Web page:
In this sense, brands that have the most luck in earning Gen Z’s loyalty are those brands who support a charitable cause and are consistently socially conscious. 80% of Gen Zers are more likely to support a company that has promised to make an environmental or social difference.

That’s why brands like TOMS and Boxed Water are thriving right now. Both are brands who continually strive to improve the world.

Boxed Water and Toms are Socially Conscious Brands

Source: @boxedwater and @toms

Boxed Water is concerned about the environment, and they emphasize the sustainability of their business because they don’t use plastic bottles. TOMS is a more socioeconomically conscious brand. With every pair of shoes purchased, they help provide shoes, water, and healthcare to people who need it.

By purchasing from brands like TOMS and Boxed Water, teens feel as though they’re making a difference. If you want to reach Gen Z, consider pairing your marketing efforts with a charity or organization that appeals to teens.

It’s Hard to Catch Gen Z’s Attention

Gen Zers have a notoriously short eight-second attention span, which is a lot shorter than the 12-second attention span teens had in 2000. And you thought it was hard to catch Millennials’ attention.

Related Post: 5 Reasons You Need to Embrace Creative Visual Content

For marketers, this means that your content has to be attention-grabbing from the start. Teens love bite-sized content, and if it doesn’t interest them right away, they’ll quickly move on. There’s just too much for them to see online these days, so there isn’t any time to waste on second-rate finds.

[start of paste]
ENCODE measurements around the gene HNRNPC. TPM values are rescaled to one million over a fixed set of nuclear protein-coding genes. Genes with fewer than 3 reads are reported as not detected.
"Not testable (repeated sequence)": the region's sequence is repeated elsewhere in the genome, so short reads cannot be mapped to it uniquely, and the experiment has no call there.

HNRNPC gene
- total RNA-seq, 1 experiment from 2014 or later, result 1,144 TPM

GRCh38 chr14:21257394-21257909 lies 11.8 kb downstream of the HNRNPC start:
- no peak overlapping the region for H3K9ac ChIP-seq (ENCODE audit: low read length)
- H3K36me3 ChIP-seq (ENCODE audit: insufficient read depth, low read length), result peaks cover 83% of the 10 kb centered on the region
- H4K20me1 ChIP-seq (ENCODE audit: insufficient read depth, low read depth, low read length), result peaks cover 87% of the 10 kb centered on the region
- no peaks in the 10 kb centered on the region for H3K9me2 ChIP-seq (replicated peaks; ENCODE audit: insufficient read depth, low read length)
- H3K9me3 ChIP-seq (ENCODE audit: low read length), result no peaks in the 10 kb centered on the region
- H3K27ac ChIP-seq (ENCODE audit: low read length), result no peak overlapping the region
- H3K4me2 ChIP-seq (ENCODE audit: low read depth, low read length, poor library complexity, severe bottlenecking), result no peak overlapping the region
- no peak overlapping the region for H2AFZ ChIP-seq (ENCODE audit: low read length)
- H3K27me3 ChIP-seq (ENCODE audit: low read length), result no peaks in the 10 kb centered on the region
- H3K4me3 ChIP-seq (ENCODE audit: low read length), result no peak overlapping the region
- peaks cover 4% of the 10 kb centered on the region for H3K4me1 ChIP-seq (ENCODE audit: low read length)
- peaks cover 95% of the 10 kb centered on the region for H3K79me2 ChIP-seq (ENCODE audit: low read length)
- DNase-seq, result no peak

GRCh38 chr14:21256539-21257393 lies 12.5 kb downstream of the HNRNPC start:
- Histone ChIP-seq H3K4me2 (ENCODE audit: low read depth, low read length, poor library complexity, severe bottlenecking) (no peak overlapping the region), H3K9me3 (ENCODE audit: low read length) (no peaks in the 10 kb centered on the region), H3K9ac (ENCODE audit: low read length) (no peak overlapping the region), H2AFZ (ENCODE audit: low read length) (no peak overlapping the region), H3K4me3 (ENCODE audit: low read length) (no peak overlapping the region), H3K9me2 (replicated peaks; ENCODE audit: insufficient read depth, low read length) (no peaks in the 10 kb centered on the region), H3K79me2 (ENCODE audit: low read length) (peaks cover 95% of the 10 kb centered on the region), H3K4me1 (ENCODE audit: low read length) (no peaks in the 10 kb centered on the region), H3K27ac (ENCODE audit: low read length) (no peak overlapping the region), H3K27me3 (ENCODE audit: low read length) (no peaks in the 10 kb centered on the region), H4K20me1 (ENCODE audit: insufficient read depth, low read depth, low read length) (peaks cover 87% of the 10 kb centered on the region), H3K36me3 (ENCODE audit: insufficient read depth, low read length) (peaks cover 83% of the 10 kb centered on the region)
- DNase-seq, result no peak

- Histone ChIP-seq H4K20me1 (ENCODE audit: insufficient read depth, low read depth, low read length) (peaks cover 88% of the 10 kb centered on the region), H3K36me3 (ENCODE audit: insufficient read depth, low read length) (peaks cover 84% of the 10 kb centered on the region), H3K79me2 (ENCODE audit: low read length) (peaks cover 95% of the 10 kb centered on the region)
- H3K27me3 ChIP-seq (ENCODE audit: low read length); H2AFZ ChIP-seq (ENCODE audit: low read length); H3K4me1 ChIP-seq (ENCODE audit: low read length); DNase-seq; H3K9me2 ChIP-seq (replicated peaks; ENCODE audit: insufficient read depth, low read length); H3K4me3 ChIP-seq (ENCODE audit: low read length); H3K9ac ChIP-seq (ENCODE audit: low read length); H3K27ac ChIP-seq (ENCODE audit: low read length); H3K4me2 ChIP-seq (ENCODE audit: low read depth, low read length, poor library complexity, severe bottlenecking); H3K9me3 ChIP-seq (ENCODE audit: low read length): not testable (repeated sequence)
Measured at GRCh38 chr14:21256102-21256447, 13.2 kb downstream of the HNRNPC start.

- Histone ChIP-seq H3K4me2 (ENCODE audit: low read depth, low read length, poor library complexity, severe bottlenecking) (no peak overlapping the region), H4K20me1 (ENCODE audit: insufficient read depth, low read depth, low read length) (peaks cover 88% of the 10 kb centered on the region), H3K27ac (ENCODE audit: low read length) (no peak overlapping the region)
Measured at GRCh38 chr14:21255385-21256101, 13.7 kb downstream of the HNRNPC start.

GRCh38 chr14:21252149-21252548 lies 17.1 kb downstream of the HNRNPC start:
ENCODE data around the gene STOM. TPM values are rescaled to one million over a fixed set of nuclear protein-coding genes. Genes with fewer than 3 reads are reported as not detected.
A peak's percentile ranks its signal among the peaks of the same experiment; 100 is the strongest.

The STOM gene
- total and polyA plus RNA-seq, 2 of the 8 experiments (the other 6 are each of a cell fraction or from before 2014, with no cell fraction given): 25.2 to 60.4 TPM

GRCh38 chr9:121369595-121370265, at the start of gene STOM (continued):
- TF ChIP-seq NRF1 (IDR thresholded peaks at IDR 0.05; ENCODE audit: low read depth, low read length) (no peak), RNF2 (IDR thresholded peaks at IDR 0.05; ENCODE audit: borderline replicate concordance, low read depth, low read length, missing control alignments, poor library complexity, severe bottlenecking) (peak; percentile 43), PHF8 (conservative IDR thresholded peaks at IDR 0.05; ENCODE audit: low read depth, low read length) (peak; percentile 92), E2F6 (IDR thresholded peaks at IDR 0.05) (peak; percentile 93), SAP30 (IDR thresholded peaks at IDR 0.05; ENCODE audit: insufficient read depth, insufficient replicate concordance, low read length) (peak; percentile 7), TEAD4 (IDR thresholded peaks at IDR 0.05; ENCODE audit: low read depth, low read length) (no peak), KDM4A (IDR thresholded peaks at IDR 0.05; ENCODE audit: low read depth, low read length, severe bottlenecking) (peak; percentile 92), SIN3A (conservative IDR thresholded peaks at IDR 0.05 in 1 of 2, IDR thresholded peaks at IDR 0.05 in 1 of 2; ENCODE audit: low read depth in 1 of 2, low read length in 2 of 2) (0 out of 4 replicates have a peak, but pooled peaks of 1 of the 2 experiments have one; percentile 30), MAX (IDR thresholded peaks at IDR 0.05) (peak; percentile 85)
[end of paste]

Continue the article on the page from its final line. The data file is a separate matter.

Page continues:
There’s good news, though. If your content catches a teen’s attention, they’ll probably watch it through to the end.

Gen Zers Take Matters Into Their Own Hands

Most Gen Zers have older Millennial relatives or friends that they’ve watched struggle through school and finding a job. Generation Z is full of self-starters; they’re ambitious enough to take matters into their own hands to ensure they don’t struggle, too.

Millennials are the Me Generation

Source: The Financial Brand

Many teens have plans to start their own businesses, and they believe whatever they need to know can be self-taught.

A lot of teens want professional experience starting at a very young age, and over half of high schoolers already know they want to be entrepreneurs. That’s one of the main reasons why most Gen Zers prefer to be called the “Founders Generation.”

They’re Less Idealistic Than Millennials

Generation Z is more focused on the future, but they’re realistic about it. They know it’ll take hard work and dedication from a young age. That’s why there are several parallels drawn between the Silent Generation and Generation Z.

The Silent Generation was the wealthiest and most career-focused generation in history, and Gen Zers have a chance of beating that. With the oldest Gen Zers entering the workforce in a few years, it’s impossible for brands to ignore their untapped buying power.
Alexa Matia

Alexa Matia

Alexa Matia is eZanga's former Content Writer and Digital Specialist. She's a native of Central Pennsylvania and a graduate of Shippensburg University, where she majored in English. When she's not writing, Alexa is either watching Star Wars (again), reading, running, or cuddling her overly spoiled dachshund, Chewbacca. More Articles by Alexa Matia